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Coracobrachialis

Other Terms: Pirogoff's aponeurosis, Musculus coracobrachialis, Muscle coraco-brachial

Muscle parts

None

Latin name

Musculus coracobrachialis

Latin muscle parts

None

Group

Brachial muscle – anterior compartment

Etymology

In English, this muscle’s name is the crow arm muscle. What does this odd translation of the Latin mean? Let’s examine this in a little more detail to clarify. The term coraco- in the muscle’s name is from the Greek corax meaning “raven or crow.” The ancient anatomist Galen thought that the anterior projection of the scapula, called the coracoid process, resembled a raven or crow perched on a branch, so he referred to it as the crow-like process. This muscle arises from this crow-like process and annexes the term as part of its name. The brachialis portion of the name refers to the fact that it courses into and ends in the brachium from the Latin term brachium, which derives from the Greek brachion meaning “arm,” in reference to the region of the upper limb between the shoulder and the elbow.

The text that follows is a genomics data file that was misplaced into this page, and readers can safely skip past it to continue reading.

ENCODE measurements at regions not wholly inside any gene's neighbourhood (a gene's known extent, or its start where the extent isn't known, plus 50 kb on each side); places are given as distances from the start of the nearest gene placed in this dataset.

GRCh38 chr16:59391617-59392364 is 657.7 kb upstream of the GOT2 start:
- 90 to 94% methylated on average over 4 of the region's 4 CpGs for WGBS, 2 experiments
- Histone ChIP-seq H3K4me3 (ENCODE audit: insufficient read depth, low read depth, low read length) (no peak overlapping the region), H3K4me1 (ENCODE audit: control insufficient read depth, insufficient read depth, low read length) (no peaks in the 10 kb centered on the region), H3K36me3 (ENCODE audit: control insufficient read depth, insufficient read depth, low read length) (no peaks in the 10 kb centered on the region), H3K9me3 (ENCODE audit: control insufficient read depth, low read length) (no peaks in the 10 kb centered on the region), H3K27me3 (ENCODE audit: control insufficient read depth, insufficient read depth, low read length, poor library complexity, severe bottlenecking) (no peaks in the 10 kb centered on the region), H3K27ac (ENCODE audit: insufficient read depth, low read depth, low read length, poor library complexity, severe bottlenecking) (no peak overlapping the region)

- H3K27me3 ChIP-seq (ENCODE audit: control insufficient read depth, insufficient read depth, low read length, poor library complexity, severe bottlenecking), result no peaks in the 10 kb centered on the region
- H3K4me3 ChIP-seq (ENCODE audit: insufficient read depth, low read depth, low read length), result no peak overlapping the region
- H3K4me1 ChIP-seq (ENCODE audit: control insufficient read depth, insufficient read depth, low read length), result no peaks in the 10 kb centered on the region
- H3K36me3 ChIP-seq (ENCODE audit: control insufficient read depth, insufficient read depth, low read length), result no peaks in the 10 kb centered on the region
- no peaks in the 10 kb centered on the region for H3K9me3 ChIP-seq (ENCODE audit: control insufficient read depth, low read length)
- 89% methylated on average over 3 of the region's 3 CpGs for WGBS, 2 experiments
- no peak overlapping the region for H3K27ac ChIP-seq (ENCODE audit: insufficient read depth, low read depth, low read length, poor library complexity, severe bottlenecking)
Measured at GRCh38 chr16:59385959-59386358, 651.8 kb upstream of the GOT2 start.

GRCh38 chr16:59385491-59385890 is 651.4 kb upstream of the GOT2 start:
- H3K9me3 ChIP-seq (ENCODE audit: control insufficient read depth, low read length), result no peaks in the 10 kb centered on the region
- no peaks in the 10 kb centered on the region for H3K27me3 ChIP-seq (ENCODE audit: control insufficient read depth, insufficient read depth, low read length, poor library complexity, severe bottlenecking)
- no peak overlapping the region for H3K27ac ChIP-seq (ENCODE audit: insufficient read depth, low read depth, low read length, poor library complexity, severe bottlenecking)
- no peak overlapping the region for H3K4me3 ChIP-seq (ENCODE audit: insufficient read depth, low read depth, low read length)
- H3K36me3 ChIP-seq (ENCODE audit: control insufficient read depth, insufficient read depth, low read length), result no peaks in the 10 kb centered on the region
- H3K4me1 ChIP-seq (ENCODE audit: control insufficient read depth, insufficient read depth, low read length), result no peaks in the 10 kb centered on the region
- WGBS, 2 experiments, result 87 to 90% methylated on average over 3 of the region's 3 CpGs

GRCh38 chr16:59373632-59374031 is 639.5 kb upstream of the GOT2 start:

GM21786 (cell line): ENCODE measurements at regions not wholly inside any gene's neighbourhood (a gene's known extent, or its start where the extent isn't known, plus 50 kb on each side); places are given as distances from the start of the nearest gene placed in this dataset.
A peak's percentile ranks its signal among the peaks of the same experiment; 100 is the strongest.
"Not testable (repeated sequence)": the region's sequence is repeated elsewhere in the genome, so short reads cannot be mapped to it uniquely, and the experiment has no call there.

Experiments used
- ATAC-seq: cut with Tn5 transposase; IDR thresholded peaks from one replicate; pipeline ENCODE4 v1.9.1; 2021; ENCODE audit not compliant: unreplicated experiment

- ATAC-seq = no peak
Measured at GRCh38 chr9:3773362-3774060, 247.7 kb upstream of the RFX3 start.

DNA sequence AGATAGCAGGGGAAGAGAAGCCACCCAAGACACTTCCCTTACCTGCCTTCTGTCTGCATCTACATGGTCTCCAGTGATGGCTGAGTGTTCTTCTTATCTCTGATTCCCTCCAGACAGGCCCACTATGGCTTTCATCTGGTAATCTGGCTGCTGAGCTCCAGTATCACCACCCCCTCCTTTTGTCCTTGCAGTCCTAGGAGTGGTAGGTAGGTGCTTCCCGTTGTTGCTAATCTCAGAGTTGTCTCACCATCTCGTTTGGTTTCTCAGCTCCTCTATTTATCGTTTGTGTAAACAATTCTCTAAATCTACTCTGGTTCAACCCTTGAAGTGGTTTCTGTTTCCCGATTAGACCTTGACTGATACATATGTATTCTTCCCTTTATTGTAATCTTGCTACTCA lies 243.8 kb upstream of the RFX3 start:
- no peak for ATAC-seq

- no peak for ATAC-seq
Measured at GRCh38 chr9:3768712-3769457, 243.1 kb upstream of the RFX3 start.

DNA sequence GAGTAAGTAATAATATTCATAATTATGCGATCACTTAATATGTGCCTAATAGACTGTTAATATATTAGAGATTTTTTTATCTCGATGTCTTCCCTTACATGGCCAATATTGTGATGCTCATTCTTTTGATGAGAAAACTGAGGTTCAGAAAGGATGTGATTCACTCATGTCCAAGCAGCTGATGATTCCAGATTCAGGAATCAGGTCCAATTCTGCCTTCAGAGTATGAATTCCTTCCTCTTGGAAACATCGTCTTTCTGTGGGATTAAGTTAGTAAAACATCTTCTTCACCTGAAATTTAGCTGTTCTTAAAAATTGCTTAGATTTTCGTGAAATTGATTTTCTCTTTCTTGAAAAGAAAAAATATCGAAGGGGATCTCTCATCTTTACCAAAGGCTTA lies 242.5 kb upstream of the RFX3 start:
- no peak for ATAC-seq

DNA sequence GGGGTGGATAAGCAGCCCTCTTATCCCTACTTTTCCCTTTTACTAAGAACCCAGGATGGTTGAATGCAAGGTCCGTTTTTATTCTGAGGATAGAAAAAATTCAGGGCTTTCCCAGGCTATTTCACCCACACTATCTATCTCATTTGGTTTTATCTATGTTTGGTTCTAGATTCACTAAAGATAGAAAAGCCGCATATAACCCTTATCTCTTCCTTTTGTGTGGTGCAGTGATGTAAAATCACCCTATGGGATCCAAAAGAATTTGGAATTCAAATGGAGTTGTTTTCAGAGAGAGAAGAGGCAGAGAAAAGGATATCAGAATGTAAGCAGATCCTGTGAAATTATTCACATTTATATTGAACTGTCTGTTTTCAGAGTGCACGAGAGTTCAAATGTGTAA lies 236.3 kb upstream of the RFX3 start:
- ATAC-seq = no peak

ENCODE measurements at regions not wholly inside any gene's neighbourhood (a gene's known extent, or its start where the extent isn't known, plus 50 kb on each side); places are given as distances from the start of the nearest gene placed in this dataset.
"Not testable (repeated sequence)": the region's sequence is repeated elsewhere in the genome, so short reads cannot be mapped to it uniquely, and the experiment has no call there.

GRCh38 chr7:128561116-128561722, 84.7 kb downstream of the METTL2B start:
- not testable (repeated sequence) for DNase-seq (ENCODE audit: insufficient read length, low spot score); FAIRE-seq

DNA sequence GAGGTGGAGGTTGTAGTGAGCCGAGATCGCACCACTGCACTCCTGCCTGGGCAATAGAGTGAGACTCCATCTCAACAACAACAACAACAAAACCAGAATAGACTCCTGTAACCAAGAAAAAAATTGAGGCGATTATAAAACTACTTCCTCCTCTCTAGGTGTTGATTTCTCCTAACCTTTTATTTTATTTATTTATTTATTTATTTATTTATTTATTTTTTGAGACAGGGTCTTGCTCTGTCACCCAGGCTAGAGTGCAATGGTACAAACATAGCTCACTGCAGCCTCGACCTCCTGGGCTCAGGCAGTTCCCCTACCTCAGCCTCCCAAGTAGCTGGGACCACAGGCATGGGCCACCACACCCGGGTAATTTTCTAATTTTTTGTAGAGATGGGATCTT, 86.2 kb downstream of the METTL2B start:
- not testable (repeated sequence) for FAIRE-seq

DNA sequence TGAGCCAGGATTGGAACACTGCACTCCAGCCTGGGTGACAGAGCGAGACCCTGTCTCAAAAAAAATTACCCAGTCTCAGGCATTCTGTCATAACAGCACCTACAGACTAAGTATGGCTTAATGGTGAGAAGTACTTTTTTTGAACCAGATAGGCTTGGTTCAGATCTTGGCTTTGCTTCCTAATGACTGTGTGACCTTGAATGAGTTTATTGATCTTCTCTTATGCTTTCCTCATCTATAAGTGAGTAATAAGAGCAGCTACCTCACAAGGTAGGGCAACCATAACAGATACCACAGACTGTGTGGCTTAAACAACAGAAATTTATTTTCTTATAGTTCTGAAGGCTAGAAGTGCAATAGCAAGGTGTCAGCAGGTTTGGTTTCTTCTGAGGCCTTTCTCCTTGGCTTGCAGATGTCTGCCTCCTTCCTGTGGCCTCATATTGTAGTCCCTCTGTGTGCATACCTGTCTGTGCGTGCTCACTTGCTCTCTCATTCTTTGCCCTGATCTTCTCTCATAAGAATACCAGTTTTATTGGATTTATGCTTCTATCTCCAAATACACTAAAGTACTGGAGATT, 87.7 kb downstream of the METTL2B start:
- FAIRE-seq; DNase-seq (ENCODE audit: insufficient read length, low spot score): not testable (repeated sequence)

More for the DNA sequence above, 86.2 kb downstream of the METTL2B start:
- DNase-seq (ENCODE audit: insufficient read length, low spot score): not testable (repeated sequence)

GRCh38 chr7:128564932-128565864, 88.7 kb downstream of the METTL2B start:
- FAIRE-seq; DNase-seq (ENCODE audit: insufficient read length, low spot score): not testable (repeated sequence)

Origin

Coracoid process of the scapula

Insertion

Medial surface of mid-humeral shaft

Action

Flexion of the humerus – the muscle is most effective when the arm is extended and it also draws the arm somewhat medially as it flexes.

Nerve supply

Musculocutaneous nerve (C6 and C7)

Blood supply

Small muscular branches from the axillary artery and brachial arteries; anterior circumflex humeral artery.

Latin

Musculus coracobrachialis

French

Muscle coraco-brachial

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